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Bad Dog? Think Twice Before Yelling At Your Dog

Bad Dog? Think Twice Before Yelling At Your Dog


bad dog think twice before yelling
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few things are more adorable or destructive than a new puppy when they
pee on rugs chew furniture and get aggressive with other pups their
stressed-out owners usually turn to dog training now a novel study suggests
programs that use even relatively mild punishments like yelling and leash
jerking can stress dogs out making them more pessimistic than dogs that
experience reward-based training punishment training may seem to work in
the short run but these methods can have future negative consequences says Marc
Bekoff an evolutionary biologist at the University of Colorado in Boulder who
was not involved in the new study these dogs are living in perpetual stress
previous studies have suggested that although both reward based and
punishment based training methods are effective punishment based training can
have negative effects but those studies tend to focus on police and laboratory
dogs instead of family pets and most used shock collars which have been
banned in several countries as punishment to find out how companion
dogs react to more routine punishments scientists led by on Ekaterina Vieira de
Castro at the University of Porto in Portugal recruited 42 dogs from
reward-based training schools which use food or plate to encourage good
behaviors the team also enlisted fifty dogs from aversive based programs which
use negative reinforcement like yelling and leash jerking to train dogs or even
pressuring their rumps to get them to sit the researchers videotaped the dogs
during training and tested their saliva before and after for the stress hormone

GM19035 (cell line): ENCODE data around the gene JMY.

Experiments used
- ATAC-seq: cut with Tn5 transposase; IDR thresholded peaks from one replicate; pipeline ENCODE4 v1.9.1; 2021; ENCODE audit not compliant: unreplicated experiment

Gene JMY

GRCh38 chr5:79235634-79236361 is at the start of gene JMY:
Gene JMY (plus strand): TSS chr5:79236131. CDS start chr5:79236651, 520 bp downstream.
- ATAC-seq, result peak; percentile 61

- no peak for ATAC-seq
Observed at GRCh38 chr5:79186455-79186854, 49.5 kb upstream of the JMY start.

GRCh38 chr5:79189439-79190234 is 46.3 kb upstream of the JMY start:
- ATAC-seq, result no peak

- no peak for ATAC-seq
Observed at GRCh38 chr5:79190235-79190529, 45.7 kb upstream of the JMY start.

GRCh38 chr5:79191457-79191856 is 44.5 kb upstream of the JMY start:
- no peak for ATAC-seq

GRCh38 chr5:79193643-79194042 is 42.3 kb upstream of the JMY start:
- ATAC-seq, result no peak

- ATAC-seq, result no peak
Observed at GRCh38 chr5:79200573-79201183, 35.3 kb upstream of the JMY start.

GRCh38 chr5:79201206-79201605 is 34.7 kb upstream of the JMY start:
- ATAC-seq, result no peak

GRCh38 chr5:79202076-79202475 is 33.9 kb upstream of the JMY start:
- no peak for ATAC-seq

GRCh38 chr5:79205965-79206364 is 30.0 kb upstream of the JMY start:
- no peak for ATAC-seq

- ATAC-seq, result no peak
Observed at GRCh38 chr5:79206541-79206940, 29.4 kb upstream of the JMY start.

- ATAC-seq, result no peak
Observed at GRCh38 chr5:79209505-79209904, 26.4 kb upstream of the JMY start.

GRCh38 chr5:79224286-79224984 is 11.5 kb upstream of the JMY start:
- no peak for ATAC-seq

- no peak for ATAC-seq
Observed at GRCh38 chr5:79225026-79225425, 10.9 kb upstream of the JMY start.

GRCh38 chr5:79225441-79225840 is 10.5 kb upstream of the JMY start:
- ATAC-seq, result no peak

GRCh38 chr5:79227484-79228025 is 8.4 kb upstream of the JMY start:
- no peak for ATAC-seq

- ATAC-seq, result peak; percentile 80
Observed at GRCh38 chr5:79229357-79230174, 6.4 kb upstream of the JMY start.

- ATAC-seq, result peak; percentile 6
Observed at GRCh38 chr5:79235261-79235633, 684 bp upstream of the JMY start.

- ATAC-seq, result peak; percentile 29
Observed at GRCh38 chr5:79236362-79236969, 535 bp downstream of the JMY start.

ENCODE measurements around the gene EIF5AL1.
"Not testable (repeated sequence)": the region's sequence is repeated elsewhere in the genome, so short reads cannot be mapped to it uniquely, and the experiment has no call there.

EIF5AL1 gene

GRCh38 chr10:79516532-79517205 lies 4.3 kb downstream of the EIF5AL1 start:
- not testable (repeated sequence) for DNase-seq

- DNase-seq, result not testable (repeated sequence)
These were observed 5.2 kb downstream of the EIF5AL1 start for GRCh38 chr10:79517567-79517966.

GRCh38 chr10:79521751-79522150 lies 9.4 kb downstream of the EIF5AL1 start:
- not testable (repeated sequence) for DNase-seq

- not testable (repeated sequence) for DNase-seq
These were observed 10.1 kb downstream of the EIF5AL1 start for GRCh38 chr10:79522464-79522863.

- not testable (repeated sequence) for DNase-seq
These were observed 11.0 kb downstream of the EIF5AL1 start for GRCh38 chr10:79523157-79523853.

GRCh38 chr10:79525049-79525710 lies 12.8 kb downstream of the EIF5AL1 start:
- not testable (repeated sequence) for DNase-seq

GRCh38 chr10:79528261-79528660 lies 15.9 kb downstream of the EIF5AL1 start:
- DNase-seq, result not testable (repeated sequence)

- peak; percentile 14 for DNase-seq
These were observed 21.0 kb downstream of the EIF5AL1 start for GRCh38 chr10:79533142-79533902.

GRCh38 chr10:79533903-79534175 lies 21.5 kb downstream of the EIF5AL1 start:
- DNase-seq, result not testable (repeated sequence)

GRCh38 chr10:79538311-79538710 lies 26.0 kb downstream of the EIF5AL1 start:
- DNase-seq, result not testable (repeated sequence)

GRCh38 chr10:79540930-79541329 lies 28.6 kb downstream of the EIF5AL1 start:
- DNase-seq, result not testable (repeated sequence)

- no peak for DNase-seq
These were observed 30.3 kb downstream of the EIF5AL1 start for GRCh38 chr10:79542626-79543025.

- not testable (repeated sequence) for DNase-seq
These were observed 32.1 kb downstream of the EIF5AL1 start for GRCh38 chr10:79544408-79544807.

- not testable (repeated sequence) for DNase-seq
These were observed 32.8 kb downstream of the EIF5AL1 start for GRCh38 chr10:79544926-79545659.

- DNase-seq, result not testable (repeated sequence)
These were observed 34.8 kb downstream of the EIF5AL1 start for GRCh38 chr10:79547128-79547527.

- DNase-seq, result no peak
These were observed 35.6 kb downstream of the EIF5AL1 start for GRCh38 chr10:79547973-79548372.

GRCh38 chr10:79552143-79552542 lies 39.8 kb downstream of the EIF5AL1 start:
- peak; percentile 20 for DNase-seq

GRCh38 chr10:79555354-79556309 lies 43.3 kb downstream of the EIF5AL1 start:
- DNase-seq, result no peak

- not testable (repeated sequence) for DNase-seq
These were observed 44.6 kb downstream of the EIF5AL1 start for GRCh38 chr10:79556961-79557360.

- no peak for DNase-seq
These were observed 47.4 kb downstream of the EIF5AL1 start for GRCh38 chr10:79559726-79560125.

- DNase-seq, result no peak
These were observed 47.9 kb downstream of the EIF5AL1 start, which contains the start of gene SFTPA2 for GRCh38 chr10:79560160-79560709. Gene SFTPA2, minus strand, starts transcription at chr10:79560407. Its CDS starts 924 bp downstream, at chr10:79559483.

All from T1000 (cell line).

cortisol dogs in the negative reinforcement programs showed more
stress related behaviors during training such as lip licking and yawning and they
had higher levels of cortisol in their saliva than when at home the team
reports on the preprint server Bioworks of dogs in the reward based training
group showed no changes in cortisol levels during training or at home to
find out whether these effects lingered the researchers measured how 79 of the
dogs responded to a potential food reward first they trained the dogs to
associate one side of a room with a delicious sausage if a dog found a bowl
in that part of the room it would contain sausage
but bulls on the other side of the room would be empty then the researchers
placed an empty bowl at various positions between the two extremes and
measured how quickly the dogs approached it an optimistic dog would run excitedly
to a bowl in the middle whereas a pessimistic dog would move more slowly
than humans an equivalent might be a glass half-empty versus glass half-full
men suit such pessimistic men suits have been associated with separation anxiety
and other problem behaviors in dogs in the test the more punishment a dog had
received the more pessimistic it was and the more pronounced the results this was
a careful study Bekoff says and although the paper does not address which method
is more effective at training dogs Bekoff says this and other findings
provide more than enough evidence that dog owners should avoid aversive based
training that’s often easier said than done because many dog training schools
don’t advertise their methods and such training is not regulated at least in
the United States says Daisy Todd a dog trainer and animal psychology blogger
she adds that dog owners should look explicitly for keywords like reward
based and avoid schools that use language like balance training or
dominance methods Bekoff agrees and says owners should take the time to talk to
the trainer and to other owners who have worked with them reward-based training
may take time but so what at least the dog isn’t living in fear of constant
stress you

Comments (1)

  1. Reward is better than punishment for training. That is the point. I agree. Unlucky dogs that have been chosen for negative training lessons.

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